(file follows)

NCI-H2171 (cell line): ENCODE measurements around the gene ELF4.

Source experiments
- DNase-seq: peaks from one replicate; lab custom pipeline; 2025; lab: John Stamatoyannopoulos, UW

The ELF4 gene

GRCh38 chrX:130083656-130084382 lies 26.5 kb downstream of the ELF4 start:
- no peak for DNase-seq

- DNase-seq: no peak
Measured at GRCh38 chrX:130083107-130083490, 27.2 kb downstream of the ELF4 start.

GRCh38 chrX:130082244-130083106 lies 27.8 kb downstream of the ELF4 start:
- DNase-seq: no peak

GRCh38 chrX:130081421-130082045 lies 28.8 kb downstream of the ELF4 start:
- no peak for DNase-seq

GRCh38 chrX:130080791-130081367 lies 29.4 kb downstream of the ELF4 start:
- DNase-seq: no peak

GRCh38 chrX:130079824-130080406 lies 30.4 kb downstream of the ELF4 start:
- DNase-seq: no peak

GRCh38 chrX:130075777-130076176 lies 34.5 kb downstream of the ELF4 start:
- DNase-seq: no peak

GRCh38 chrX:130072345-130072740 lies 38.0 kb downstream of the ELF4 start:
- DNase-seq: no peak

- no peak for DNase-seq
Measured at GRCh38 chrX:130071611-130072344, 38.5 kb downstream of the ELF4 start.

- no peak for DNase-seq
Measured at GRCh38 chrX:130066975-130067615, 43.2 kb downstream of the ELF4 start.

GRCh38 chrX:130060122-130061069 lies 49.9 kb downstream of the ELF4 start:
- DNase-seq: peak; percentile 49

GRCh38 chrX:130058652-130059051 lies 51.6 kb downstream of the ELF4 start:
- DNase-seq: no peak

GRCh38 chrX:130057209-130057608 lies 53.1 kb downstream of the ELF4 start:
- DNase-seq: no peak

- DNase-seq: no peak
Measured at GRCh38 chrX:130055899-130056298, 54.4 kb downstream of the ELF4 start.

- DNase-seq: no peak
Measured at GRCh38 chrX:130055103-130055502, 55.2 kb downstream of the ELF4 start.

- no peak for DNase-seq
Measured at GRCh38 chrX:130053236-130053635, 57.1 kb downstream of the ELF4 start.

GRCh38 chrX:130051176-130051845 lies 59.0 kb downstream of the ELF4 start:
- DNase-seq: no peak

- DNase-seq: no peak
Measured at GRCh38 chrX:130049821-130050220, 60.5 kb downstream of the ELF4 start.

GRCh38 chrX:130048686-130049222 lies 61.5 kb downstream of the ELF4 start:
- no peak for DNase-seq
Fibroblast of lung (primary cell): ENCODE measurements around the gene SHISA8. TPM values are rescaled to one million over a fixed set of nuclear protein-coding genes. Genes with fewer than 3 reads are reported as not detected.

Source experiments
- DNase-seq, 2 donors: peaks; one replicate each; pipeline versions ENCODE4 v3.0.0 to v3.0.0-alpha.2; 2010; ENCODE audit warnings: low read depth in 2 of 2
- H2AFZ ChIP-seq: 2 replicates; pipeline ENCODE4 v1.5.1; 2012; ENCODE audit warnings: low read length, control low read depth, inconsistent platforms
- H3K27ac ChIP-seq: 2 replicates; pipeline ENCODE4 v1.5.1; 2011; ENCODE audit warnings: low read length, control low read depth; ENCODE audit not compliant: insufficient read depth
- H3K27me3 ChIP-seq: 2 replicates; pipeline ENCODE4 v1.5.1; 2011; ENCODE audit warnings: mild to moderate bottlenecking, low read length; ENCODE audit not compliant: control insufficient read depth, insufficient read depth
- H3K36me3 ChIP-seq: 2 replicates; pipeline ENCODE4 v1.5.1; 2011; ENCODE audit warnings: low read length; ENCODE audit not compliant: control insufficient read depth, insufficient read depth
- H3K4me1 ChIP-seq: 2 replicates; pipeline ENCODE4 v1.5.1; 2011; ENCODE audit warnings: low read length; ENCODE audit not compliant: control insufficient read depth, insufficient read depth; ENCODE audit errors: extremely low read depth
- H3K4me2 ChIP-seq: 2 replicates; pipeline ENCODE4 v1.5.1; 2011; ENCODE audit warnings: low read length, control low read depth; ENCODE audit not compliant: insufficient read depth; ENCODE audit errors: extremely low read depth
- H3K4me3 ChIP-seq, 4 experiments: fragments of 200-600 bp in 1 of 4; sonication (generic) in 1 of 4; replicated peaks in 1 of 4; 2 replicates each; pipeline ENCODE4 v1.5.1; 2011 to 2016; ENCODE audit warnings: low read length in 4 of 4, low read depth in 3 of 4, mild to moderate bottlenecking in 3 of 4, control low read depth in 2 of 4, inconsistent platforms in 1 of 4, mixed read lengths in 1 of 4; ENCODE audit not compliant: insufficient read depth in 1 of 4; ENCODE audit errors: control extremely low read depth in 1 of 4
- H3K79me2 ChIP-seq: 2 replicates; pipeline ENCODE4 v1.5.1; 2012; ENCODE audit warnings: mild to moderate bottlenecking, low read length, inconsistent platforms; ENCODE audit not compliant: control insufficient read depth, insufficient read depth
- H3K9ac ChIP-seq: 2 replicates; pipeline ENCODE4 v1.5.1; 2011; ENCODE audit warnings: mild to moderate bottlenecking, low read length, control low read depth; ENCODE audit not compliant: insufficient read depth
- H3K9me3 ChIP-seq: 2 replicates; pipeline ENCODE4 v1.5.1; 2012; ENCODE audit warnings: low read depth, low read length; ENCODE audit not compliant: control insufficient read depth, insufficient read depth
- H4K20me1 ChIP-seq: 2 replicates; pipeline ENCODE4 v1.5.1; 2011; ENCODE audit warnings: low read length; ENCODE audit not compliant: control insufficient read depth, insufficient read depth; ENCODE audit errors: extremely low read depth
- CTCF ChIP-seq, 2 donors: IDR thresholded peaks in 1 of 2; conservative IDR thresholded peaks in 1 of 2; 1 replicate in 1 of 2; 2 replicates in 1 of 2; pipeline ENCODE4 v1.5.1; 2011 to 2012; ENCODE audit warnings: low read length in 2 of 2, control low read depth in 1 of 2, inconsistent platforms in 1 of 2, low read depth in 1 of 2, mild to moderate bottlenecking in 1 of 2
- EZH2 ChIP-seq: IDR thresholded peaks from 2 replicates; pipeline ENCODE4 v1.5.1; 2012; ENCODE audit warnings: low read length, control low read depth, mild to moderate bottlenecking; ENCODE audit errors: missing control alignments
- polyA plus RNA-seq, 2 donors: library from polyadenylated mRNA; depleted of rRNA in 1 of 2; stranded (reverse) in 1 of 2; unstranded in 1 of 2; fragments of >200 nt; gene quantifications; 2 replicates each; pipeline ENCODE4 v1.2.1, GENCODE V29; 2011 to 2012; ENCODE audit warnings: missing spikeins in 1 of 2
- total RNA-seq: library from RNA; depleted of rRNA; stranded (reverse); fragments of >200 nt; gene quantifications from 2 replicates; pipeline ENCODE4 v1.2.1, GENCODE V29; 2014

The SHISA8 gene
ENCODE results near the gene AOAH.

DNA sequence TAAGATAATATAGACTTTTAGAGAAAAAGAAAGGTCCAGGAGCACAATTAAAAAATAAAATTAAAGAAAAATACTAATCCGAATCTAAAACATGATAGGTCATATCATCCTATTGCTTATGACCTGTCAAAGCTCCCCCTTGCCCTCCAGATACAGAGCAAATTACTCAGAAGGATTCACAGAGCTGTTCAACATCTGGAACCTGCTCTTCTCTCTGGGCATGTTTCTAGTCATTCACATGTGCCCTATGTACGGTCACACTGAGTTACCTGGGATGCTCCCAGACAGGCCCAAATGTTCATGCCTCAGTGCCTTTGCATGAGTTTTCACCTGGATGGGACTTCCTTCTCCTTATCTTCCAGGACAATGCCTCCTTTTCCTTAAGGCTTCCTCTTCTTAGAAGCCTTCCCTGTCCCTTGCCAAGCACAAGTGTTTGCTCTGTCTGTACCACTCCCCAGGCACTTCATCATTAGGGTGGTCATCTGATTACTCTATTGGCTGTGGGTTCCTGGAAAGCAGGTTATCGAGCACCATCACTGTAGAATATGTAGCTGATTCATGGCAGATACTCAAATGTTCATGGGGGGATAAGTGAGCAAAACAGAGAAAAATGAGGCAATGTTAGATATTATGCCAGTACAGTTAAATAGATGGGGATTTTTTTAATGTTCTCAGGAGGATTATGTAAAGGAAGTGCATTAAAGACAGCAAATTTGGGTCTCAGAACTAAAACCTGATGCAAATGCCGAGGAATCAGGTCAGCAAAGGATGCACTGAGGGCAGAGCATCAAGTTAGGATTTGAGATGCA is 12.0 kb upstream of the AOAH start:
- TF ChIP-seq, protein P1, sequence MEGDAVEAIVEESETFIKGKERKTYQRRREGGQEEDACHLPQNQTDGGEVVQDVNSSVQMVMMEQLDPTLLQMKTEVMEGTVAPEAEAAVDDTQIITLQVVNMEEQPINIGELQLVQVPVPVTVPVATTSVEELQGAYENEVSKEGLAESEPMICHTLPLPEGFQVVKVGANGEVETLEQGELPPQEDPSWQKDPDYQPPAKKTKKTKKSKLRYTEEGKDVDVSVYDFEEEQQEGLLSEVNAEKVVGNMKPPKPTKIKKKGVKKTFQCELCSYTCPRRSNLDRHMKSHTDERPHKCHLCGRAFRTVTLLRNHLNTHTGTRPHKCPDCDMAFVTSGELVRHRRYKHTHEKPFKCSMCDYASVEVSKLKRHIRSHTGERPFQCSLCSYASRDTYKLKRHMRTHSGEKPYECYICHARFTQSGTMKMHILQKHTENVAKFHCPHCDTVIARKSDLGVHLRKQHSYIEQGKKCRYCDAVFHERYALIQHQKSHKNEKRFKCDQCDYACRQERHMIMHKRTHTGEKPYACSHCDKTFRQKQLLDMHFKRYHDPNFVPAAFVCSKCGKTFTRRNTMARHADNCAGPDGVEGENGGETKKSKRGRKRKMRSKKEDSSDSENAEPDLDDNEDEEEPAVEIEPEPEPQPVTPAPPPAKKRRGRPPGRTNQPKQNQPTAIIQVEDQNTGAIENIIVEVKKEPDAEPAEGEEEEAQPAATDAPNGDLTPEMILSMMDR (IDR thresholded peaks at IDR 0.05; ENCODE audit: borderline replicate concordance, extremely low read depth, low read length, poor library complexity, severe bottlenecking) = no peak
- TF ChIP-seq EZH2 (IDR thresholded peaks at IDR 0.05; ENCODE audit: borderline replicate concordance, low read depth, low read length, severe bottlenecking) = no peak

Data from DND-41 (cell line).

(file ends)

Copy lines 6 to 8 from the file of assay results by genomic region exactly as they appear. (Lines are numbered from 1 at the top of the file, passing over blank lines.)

- no peak for DNase-seq

- DNase-seq: no peak
Measured at GRCh38 chrX:130083107-130083490, 27.2 kb downstream of the ELF4 start.